Sunday, January 09, 2011
HAPPY NEW YEAR - Randy Newman Beverley Martyn via Denny Cordell
No, you can't expect a totally joyful New Year's song when it's written by Randy Newman, sung by moody Beverley Martyn, and produced by the grandly messed up Denny Cordell (who also worked with both The Moody Blues and Procol Harum). Cordell certainly reaches another peak here, with an over-peaked wall of sound that makes you wonder how much is intentional and how much is ineptitude. Like a running back storming downfield with the help of a savage team mate hurling blocks and pushing defensive players out of the way, Martyn snarls her way forward behind a pounding piano.
As to the perps here. Denny Cordell, who may have reached his critical peak with Procol Harum's "Shine on Brightly" album, went on to form Shelter Records with Leon Russell, and work with Joe Cocker, Phoebe Snow and later The Cranberries. He died in 1995 and his son Tarka committed suicide in 2008 after making a debut album called "Wide Awake." Fans of Randy Newman are rejoicing that a lot of 60's versions of his songs (most of them never covered by Randy himself) have turned up on two great compilation albums, "On Vine Street" and "Bless You California." I bought both, as they're well worth the import price, and if you don't support the labels that are taking the time to dig into the vaults and re-master obscurities, all you'll ever get would be "Lost Jukebox" scratchy pieces of mp3 shit that also offer no information on the origin or the authors, or any interview quotes about the release.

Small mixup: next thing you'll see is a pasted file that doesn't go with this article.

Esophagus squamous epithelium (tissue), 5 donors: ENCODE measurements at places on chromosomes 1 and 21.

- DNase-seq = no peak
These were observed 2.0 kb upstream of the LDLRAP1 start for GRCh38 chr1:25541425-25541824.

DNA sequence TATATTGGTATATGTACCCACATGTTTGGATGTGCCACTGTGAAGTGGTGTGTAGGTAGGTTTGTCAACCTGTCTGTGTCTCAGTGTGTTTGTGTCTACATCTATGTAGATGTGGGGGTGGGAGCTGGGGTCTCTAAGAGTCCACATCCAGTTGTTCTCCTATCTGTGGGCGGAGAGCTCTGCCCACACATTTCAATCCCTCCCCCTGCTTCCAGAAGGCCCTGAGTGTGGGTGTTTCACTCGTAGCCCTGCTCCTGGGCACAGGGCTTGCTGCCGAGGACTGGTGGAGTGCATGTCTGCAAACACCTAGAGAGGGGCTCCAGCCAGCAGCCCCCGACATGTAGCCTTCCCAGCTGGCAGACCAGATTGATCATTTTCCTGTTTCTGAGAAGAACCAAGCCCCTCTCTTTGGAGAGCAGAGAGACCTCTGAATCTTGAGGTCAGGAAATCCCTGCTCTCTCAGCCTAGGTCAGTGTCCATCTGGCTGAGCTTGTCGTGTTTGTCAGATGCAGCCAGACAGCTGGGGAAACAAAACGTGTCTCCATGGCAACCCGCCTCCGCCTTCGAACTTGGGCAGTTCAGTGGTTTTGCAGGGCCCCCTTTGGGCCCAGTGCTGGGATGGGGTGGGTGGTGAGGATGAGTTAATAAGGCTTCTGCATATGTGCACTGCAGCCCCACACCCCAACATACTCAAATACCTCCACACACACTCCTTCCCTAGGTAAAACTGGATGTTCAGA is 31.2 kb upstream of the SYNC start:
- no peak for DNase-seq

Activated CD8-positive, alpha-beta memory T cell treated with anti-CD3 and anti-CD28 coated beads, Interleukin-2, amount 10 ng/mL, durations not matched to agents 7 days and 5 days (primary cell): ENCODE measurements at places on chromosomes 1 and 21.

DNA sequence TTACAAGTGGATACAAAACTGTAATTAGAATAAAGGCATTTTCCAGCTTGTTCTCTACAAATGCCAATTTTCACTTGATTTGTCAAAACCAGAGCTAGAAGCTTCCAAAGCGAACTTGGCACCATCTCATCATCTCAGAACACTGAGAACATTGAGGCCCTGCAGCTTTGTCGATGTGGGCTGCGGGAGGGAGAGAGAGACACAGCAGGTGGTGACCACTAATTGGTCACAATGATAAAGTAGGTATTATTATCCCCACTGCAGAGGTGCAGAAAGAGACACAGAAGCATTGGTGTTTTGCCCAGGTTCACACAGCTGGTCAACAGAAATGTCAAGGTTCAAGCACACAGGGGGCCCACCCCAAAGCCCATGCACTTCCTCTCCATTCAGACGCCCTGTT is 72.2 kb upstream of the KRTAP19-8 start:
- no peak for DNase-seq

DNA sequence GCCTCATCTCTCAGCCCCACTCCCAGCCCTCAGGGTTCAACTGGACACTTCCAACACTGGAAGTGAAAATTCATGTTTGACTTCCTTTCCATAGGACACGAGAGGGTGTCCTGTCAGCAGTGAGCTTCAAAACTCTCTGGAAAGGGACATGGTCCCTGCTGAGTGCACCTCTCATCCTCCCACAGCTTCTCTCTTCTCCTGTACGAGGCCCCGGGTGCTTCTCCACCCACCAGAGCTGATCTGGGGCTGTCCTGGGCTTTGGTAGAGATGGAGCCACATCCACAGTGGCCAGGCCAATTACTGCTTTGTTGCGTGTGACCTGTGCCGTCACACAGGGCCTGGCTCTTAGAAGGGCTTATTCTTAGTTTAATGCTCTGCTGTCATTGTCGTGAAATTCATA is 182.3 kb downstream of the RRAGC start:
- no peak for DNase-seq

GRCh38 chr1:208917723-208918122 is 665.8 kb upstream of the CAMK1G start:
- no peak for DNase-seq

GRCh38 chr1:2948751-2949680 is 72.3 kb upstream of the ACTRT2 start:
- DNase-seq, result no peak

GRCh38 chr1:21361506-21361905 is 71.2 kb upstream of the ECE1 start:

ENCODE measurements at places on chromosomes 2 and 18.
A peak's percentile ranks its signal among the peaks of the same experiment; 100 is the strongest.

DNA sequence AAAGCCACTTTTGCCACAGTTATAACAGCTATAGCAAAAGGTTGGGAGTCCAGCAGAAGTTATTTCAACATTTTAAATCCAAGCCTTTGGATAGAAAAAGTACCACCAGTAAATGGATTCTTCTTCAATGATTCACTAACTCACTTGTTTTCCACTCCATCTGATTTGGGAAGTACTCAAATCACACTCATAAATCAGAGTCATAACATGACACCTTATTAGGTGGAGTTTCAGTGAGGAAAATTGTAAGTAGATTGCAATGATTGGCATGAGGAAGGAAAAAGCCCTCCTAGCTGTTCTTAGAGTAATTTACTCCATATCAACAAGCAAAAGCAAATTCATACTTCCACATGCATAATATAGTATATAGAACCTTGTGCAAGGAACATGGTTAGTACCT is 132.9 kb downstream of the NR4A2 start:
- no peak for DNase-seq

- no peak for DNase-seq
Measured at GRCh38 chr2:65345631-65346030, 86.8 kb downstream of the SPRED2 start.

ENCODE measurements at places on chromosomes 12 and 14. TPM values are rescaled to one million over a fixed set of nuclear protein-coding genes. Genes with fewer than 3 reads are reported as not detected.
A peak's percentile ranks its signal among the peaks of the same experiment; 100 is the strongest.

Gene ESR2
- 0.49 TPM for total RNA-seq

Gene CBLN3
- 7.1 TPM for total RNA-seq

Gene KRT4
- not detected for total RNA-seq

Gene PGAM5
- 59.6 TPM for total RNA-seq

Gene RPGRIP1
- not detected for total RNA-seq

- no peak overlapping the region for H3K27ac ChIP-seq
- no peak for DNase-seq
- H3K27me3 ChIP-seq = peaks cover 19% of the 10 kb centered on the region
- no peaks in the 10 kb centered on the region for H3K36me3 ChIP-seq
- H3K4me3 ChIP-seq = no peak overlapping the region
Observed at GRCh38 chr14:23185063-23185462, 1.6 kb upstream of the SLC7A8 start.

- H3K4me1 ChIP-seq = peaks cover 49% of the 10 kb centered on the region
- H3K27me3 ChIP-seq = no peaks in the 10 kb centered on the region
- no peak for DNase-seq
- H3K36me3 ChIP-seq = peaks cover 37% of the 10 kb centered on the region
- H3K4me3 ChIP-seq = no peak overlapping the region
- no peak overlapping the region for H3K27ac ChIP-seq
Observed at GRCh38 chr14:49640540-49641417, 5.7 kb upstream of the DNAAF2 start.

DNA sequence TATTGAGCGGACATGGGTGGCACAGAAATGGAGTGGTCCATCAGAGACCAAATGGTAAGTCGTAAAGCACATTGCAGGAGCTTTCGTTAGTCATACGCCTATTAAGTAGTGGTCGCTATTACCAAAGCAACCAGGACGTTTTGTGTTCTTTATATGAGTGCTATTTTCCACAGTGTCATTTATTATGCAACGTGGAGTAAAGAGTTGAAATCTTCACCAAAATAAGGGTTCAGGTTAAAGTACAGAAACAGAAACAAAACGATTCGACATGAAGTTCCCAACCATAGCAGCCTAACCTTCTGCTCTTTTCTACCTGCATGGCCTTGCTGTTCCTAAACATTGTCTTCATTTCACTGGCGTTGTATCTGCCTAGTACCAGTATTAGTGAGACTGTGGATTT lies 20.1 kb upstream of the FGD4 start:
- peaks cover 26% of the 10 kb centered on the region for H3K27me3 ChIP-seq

Beverley Kutner was the former lead singer for The Levee Breakers with Mac McGann and Johnny Joyce, and became one of the first solo acts signed to the new Deram label in 1966. It seemed she couldn't miss with a song penned by Randy Newman, back-up musicians including Jimmy Page and John Paul Jones, and released without her dowdy last name. But "Happy New Year" by Beverly didn't chart well, and neither did a follow-up in 1967 written by Donovan called "Museum." She would name-check Donovan by smartly calling out, "Good morning Mr. Leitch, have you had a busy day," on Paul Simon's track "Fakin' It." Things got a lot less fake when she met and married John Martyn in 1969, and the folk duo released two critically praised albums, and a particularly well loved song called "Primrose Hill." The trail runs cold after that, not helped by John Martyn being cold and abusive, leading to divorce. Beverley staged a bit of a comeback in 2001 with "No Frills," saw "Primrose Hill" sampled (and hopefully there were royalties) by Fat Boy Slim on the re-titled "North West Three," and is rumored to have completed a new album.
HAPPY NEW YEAR Beverley